The first out gay teenager in a Disney movie is hitting the big screen in Strange World, an animated adventure film with comedian-rapper Jaboukie Young-White in a leading role. The story, notes Metro, “manages to balance a casual ‘not a big deal’ approach to the character while also making him integral to who he is and an element of his personality that’s never brushed under the carpet.”
This month’s artist is Tschabalala Self, a New Haven-based painter whose work, along with that of Keith Haring, Kehinde Wiley, Christina Quarles, and others, is included in the opening show at the Rubell Museum, a stunning new contemporary art museum in Washington, DC. She is known for her depictions of the Black female body in contemporary culture:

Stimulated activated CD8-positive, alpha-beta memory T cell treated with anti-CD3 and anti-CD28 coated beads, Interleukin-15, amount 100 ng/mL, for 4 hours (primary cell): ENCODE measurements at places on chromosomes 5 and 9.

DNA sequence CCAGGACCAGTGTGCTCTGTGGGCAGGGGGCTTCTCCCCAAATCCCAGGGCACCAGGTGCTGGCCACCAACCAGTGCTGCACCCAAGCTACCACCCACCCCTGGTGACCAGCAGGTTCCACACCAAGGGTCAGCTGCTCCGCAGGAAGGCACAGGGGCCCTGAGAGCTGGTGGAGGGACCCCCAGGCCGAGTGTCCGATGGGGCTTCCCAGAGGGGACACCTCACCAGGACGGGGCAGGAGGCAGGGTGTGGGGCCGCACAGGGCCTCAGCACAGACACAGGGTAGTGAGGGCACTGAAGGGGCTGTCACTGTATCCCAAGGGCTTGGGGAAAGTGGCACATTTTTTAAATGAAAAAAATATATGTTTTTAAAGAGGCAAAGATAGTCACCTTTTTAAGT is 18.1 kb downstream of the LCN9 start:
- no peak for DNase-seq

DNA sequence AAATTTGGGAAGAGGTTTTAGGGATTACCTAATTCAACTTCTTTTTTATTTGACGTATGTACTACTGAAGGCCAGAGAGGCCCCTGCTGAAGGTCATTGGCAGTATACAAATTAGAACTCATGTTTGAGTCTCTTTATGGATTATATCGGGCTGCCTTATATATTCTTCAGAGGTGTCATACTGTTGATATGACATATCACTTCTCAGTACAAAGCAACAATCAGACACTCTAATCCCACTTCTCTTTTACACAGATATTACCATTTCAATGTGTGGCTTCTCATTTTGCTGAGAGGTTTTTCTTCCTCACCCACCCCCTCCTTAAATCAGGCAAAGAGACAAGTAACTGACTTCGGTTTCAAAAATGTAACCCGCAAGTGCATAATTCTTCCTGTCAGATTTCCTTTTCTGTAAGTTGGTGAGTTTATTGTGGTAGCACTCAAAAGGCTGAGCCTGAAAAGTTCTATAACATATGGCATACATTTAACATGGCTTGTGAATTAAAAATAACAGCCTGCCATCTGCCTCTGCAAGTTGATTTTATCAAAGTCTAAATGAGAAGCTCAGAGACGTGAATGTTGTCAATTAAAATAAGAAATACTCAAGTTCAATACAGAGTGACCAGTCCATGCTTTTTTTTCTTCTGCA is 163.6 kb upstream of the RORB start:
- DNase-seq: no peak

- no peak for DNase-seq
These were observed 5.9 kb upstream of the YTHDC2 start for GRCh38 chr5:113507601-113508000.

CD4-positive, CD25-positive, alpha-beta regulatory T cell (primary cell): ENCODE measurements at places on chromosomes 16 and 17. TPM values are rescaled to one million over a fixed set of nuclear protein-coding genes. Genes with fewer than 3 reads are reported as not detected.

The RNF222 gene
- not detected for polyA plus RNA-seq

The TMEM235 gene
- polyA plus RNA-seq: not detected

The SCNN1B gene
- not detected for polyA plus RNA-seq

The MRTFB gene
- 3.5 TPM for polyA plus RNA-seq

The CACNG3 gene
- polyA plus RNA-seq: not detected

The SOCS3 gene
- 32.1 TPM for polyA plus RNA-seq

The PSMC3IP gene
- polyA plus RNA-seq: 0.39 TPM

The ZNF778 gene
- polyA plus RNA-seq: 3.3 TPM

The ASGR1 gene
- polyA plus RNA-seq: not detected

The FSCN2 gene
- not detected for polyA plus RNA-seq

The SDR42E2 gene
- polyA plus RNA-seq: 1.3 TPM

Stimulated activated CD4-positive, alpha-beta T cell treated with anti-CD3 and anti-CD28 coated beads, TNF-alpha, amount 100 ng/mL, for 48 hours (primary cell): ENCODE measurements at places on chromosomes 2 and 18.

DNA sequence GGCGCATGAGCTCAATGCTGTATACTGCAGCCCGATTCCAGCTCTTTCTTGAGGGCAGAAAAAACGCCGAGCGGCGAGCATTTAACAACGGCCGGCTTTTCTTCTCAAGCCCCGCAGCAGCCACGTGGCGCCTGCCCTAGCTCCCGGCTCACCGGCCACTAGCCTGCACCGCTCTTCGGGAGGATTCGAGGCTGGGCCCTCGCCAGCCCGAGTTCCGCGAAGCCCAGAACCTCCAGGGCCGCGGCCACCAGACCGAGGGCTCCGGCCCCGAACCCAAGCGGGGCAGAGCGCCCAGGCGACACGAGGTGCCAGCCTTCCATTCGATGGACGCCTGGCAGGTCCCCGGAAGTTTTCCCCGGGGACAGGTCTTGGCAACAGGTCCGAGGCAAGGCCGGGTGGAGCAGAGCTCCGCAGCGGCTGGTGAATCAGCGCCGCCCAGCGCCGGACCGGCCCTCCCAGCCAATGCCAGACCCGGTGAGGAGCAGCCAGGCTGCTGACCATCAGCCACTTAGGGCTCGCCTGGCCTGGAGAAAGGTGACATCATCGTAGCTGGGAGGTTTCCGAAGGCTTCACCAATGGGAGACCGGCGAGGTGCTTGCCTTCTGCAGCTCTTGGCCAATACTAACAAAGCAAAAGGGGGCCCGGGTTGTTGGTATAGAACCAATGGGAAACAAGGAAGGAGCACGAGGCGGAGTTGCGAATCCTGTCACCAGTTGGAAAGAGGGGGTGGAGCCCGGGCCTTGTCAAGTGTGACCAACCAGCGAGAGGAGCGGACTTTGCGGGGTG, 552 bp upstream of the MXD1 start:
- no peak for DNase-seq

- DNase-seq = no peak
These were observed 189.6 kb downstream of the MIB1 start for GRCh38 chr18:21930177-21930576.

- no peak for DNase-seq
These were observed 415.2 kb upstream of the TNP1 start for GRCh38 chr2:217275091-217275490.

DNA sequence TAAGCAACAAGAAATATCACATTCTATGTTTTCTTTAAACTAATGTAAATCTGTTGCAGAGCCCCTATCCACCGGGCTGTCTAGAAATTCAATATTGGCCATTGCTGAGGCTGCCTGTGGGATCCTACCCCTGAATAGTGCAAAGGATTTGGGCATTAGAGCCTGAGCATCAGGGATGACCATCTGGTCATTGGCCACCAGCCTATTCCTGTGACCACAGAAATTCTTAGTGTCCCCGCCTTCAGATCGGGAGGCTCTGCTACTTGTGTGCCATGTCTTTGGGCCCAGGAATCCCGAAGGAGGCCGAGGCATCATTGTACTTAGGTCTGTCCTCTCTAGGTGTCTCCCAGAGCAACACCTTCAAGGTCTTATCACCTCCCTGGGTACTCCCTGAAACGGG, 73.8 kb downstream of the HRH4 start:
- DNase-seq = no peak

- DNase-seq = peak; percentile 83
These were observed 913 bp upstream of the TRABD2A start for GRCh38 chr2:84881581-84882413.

My subjects are fully aware of their conspicuousness…Their role is not to show, explain, or perform but rather “to be.” In being, their presence is acknowledged and their significance felt.”
We welcome your reactions and suggestions and look forward to taking this journey with you throughout 2022 as we strive to forge greater empathy and deeper commitment to providing access to justice and protections for the civil rights of all persons.
Banner art by Tschabalala Self
“It’s ‘Avatar’ meets ‘Fantastic Voyage,’ and it also looks really good on a big screen.
Don Hall, and Qui Nguyen
November 23, 2022
MUSIC THAT MATTERS
A Taste of Heaven is a thrilling, feature-length documentary about Raymond Anthony Myles, the electrifying Gospel Genius of New Orleans. Listen to Go to the Rock from the album of the same name.
QUEER ART FILM ARCHIVE
October, 2022, Heartbreak High
September, 2022, A League of Their Own